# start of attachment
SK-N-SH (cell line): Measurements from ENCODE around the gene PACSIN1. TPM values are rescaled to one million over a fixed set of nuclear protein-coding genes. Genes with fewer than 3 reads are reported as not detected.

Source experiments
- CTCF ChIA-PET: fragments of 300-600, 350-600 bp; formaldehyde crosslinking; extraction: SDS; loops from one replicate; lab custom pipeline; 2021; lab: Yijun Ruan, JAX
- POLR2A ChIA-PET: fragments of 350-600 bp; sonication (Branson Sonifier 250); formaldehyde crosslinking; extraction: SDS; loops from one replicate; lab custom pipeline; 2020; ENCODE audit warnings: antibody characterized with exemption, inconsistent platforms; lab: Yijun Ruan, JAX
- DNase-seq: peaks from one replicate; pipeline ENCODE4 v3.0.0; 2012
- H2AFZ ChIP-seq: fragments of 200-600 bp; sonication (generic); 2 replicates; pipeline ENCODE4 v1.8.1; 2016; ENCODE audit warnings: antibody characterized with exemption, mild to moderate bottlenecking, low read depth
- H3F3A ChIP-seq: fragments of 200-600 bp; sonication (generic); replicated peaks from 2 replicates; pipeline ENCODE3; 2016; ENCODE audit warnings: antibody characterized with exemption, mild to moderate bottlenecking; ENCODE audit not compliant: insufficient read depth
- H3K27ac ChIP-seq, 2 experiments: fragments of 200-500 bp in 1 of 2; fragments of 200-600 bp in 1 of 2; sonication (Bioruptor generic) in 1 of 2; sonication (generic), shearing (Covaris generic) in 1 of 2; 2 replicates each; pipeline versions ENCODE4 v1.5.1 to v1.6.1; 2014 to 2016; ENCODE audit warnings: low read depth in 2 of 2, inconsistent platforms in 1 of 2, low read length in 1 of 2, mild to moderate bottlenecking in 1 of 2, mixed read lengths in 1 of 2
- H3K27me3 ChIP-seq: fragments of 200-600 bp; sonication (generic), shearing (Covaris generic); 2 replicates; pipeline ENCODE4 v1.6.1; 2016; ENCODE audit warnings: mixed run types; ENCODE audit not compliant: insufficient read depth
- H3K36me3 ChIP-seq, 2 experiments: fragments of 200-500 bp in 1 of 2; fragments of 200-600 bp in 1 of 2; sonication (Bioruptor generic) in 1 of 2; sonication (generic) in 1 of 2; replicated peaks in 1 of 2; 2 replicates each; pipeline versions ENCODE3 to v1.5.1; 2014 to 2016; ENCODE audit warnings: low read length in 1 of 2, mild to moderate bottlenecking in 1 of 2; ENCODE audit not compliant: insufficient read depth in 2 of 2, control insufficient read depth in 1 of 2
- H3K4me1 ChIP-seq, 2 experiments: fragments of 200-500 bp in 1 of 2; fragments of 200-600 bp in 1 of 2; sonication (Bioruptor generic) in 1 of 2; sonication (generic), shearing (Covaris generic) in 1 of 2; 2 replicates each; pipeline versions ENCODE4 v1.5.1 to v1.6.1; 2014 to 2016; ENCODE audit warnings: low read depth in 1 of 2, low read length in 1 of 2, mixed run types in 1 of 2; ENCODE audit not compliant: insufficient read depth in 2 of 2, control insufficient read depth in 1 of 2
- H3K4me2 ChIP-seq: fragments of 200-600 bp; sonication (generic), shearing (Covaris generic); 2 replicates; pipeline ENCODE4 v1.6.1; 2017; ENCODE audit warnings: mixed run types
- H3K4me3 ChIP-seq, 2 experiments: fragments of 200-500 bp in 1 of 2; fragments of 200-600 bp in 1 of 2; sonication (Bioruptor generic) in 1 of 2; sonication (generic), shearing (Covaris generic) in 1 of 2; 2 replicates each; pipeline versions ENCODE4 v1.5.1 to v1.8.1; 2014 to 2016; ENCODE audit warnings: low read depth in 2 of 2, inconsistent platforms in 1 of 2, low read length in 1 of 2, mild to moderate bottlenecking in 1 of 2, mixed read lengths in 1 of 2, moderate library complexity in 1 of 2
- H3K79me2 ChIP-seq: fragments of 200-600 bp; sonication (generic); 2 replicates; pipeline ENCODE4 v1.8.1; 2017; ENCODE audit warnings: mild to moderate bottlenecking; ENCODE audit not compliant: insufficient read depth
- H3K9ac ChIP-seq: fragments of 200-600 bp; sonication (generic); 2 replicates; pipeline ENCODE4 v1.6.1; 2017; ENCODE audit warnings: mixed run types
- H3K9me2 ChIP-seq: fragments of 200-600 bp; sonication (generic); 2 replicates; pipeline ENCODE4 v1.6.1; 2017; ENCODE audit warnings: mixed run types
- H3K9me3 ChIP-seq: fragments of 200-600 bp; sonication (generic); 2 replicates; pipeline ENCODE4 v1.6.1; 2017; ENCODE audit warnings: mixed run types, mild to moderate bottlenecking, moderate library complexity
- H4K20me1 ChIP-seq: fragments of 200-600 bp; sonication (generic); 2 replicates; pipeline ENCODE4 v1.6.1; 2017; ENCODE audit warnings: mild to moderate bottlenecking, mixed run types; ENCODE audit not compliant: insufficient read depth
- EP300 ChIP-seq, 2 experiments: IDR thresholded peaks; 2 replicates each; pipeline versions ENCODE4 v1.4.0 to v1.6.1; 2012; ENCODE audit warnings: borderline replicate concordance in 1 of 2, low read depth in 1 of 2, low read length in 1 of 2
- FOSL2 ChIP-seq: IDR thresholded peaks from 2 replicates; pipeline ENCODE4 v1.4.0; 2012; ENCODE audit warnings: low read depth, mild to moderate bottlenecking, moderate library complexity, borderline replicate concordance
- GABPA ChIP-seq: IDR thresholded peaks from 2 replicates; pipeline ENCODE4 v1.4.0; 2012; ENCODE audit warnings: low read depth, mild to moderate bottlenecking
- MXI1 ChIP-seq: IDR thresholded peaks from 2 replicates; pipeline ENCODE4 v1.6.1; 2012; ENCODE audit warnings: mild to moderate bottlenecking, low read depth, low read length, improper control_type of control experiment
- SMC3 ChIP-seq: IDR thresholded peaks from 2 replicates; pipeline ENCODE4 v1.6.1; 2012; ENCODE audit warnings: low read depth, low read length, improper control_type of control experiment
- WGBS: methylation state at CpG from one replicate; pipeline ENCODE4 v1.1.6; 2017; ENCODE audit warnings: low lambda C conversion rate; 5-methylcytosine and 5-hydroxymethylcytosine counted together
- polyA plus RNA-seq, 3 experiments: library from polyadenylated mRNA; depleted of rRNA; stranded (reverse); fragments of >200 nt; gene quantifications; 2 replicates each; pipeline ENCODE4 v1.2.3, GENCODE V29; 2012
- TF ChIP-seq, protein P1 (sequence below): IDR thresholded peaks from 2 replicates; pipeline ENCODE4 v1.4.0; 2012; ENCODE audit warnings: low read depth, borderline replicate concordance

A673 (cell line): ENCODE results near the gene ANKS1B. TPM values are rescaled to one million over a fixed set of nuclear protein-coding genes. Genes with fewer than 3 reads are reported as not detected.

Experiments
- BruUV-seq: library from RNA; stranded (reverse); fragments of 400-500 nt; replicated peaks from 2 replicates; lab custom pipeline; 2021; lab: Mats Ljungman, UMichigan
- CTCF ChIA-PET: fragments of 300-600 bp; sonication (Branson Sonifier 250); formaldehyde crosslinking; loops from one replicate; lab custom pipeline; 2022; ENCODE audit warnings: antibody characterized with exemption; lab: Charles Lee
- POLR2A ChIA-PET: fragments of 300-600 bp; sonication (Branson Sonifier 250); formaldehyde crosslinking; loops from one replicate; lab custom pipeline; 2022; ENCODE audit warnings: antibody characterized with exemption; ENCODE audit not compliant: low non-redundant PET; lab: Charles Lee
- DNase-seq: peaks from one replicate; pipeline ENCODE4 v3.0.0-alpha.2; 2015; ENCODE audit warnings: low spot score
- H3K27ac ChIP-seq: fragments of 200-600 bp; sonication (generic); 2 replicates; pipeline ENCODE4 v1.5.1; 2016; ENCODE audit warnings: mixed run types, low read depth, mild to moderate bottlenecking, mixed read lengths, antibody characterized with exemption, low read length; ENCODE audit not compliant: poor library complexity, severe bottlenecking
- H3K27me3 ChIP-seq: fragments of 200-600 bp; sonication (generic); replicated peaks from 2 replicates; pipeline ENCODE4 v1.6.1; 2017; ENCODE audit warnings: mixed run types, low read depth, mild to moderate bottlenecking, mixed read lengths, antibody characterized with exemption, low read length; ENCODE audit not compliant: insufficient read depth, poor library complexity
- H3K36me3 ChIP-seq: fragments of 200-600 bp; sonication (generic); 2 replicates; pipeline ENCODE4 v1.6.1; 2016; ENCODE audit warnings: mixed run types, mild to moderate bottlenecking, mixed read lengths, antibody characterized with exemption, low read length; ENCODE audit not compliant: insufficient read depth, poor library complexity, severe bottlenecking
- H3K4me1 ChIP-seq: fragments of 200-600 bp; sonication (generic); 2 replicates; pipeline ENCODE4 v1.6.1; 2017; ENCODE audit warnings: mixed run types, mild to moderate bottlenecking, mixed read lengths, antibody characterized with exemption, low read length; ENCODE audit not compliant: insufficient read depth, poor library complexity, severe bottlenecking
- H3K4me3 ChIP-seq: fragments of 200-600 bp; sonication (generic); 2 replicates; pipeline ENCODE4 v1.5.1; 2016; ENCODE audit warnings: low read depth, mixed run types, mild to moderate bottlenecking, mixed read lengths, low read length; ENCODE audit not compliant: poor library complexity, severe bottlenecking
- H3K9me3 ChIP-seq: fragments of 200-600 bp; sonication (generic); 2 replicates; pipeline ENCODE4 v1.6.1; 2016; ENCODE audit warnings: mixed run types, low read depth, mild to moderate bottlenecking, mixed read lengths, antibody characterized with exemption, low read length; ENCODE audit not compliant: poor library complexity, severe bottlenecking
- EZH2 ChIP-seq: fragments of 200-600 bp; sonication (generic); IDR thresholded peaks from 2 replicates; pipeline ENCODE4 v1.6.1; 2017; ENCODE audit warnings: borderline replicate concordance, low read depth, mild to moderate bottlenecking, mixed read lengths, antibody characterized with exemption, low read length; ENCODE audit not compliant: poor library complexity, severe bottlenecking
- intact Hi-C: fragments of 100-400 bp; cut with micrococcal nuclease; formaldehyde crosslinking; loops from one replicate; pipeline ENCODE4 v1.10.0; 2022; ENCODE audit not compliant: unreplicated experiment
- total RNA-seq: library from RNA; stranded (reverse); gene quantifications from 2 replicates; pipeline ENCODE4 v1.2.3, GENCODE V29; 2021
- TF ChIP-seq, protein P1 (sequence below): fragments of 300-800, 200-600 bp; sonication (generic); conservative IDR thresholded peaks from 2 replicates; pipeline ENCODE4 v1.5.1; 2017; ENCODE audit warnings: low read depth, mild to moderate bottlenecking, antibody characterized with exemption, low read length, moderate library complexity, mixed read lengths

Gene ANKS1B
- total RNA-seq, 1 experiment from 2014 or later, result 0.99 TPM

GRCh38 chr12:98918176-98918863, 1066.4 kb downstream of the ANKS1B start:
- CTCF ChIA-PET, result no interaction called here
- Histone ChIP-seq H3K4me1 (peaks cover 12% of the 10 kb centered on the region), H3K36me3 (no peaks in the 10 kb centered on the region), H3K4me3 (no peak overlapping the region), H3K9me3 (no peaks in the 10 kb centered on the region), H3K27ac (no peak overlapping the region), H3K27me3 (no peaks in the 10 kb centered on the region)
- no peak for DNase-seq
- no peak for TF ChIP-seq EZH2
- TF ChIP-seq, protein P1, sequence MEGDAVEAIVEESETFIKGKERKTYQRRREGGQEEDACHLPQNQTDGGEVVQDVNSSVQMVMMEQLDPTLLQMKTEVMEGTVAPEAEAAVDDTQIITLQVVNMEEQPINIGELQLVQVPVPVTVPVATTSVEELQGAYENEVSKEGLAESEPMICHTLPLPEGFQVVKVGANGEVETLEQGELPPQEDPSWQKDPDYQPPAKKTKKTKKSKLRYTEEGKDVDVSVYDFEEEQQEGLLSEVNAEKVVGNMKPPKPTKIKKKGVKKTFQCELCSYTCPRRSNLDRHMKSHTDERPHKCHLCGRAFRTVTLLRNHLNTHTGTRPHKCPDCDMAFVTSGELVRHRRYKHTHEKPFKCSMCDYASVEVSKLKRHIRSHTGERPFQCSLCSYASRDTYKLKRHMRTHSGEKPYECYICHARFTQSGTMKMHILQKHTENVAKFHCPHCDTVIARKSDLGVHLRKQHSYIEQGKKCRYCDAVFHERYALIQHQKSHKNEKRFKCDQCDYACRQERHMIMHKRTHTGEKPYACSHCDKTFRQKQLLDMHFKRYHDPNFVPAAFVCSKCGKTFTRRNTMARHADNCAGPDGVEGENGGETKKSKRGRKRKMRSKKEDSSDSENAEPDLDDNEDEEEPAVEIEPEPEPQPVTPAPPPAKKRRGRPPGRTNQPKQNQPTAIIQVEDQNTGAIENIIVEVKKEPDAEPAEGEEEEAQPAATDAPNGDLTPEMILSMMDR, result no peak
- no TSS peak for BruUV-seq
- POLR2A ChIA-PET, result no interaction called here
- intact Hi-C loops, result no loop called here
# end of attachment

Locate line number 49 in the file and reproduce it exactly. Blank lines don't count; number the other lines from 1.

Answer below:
- no peak for TF ChIP-seq EZH2